Question: If God is perfect and all knowing, then why did he lament his creation of man to Noah? Is he admitting a mistake?

Answer: To answer this question, let’s first look at the Bible verse you probably have in mind.

“And the Lord regretted that he had made man on the earth, and it grieved him to his heart.”
(Genesis 6:6, ESV)

Now let me finetune your question and answer it right off the bat: if an infinitely competent and omniscient God tells us that he regretted making us to the point where it grieved him to his heart, isn’t he telling us that he made a mistake?

No. He’s telling us that the preflood people used their collective free will for evil and not for good — and that he was heartsick over what their sin was about to make him do. That is not the same as admitting a mistake. In fact, this statement implies that the creation was working within design parameters. The fact that the flood allowed humanity to overcome sin’s tipping point and to once again flourish testifies to this.

You see, any creation that involves volitional creatures will likely fall into sin. But they will also have the potential to cross over sin’s event horizon into a moral/spiritual/social black hole, and that’s what happened before the flood. Society as a whole had fallen into such deep sin that it could no longer progress towards God’s objectives (Genesis 6:5).

God designed the creation to just chug along, mostly on its own — but within the social and physical laws he built into it. In my opinion, this is the primary way he sustains the universe. But the preflood people were sinning too much and all the time… and they simply overwhelmed the system. The only way out was to form a pinch point in the population. So God reserved eight people of faithful stock, killed the rest — and it worked. Here we are! … and here’s an analogy.

Our bodies also chug along, mostly on their own, and according to the biological laws God established for them. For instance, we have this wonderful ability to heal ourselves. But sometimes a sickness overwhelms our bodies’ resources, and we need outside help from a doctor. That’s the relationship between the flood and the earth: the earth needed a doctor… and the medicine was bitter… but the medicine worked.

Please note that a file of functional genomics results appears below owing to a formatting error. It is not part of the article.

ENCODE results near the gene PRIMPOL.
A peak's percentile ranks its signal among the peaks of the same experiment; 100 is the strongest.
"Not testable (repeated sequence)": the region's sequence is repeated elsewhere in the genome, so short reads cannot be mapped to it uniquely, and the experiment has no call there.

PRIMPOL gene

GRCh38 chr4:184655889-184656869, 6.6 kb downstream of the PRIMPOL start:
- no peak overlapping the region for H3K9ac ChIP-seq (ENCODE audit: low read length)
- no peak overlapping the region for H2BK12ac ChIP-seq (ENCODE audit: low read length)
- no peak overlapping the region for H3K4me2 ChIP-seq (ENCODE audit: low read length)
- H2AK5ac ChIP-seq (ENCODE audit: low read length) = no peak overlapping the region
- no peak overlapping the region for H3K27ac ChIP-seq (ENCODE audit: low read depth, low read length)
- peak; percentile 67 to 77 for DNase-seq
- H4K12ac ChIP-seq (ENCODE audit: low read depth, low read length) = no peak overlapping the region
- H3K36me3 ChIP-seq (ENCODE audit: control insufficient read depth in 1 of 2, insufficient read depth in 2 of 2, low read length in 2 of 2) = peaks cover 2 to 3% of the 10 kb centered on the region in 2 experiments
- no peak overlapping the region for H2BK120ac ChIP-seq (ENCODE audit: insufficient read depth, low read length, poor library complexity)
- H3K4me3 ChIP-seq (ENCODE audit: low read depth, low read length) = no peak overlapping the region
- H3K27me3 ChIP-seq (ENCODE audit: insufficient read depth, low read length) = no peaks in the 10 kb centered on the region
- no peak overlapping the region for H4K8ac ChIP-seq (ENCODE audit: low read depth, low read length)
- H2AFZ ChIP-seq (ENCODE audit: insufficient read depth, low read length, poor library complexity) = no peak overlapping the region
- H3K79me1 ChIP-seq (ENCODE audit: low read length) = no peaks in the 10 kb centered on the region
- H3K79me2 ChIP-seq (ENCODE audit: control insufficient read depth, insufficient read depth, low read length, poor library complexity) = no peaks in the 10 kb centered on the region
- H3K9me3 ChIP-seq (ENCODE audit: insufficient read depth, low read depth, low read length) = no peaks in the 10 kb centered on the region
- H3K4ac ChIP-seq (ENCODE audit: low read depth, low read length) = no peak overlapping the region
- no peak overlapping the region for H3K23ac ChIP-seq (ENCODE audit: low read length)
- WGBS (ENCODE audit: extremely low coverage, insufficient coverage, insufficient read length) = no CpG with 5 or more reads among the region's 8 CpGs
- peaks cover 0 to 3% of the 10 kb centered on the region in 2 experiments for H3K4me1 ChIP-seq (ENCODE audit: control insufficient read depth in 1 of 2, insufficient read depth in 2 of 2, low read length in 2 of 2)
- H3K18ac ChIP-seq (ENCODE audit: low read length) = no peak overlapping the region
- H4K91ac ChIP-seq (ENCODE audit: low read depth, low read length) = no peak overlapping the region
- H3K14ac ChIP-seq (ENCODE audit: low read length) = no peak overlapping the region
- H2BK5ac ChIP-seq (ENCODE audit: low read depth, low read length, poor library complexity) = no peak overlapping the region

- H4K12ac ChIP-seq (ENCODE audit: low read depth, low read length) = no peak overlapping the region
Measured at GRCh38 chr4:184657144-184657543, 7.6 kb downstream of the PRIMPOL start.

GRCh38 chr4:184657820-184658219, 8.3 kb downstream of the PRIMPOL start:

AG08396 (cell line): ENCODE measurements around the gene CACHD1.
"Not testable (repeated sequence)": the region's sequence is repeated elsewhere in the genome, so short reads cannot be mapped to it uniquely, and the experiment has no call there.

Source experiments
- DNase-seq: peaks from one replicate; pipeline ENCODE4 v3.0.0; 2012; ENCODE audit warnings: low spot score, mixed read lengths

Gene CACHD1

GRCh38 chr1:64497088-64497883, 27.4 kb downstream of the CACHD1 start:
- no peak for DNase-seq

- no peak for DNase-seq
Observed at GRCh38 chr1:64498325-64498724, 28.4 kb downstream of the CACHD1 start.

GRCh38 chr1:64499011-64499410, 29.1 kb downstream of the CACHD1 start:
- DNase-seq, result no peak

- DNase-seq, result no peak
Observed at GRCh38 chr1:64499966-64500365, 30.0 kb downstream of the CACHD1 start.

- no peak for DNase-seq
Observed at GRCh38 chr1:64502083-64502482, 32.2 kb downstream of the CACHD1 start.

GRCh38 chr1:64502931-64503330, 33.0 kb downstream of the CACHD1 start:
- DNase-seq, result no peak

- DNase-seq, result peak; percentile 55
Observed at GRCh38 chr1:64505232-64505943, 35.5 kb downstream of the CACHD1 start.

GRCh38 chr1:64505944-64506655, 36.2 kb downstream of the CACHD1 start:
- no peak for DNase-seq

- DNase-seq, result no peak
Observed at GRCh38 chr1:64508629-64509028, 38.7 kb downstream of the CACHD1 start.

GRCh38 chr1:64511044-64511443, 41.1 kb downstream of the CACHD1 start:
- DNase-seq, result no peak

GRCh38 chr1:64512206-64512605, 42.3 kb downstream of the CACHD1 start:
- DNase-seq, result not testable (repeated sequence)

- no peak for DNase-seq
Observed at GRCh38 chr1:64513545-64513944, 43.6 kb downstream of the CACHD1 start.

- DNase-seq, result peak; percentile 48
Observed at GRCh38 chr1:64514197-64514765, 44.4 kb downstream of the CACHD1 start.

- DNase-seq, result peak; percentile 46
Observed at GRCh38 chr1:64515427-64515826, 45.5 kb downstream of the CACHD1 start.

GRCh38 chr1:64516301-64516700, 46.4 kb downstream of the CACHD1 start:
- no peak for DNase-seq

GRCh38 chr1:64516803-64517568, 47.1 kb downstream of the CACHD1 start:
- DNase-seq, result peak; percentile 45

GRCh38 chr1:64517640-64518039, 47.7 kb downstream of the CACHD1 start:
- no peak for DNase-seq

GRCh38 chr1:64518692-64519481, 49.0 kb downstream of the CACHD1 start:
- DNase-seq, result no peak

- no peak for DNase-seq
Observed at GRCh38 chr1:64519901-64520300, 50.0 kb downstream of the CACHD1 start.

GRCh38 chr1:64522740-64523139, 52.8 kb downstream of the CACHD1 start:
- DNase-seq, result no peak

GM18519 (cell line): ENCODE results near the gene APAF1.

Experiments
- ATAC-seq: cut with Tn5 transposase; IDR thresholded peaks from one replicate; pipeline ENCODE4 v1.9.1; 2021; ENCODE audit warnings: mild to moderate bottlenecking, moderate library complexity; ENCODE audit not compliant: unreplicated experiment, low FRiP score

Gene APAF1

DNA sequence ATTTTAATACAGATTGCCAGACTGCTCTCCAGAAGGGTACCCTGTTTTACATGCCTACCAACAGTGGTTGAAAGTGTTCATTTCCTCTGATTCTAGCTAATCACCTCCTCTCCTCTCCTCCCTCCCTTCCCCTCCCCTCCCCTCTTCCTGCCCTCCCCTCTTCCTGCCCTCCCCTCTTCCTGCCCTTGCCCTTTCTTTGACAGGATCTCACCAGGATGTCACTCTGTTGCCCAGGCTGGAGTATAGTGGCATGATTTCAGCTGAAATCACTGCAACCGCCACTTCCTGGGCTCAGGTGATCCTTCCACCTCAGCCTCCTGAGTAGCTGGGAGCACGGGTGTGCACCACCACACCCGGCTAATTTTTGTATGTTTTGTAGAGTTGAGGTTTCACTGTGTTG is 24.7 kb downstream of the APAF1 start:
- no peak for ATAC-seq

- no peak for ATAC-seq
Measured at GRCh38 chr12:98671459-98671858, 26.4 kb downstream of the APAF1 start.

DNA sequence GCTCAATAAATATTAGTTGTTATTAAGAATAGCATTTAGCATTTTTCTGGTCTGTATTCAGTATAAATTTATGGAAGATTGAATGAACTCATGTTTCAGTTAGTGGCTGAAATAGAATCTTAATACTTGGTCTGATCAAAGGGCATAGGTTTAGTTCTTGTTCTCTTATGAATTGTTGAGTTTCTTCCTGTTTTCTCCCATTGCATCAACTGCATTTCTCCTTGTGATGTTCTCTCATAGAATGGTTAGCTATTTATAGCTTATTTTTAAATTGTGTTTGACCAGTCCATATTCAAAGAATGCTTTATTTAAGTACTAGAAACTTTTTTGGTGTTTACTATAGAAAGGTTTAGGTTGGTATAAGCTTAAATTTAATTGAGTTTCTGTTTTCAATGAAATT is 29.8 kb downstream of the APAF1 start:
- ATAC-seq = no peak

Logic weighs in here, too. Given his nature and his purposes, what were God’s choices right before the flood? Could he have ignored his purpose for creating us by letting the world continue in its endless loop of sin? Apparently not. Could he have rather destroyed the creation altogether, working against his own declared purposes? No. Could he hit the reset button? Sure.. and if that’s what it took to get the world back on track, that would have been the only logical choice.

It is critical to note, however, what was not among God’s choices: God could not have just made people behave better… not without turning them into meat puppets… because even God cannot force “good” behavior onto volitional creatures without revoking their free will. In this universe, God’s omnipotence does not trample free will and logic.

We are here to give glory to God and to enjoy a relationship with him. As such, if he gave us spiritual lobotomies, we might have the appearance of worship… but it would be false… and such falsehood would also work against his purposes.

As you can see, God (sort of) painted himself into a corner with creation. He is “stuck” with us as we are… but he’s not worried. At the end of creation day six, God noted that the creation was very good (Genesis 1:31)… and he meant it! Furthermore, he knew that sinful people can be redeemed (Ephesians 1:7) and that even the earth will eventually get a break! (Romans 8:18-25).

So, given the reasons for the condition of the earth right before the flood — the free will of humankind and the purposes of God — the flood was the only way he could continue his program… a program that was perfect in the way it allowed for humanity’s curveballs.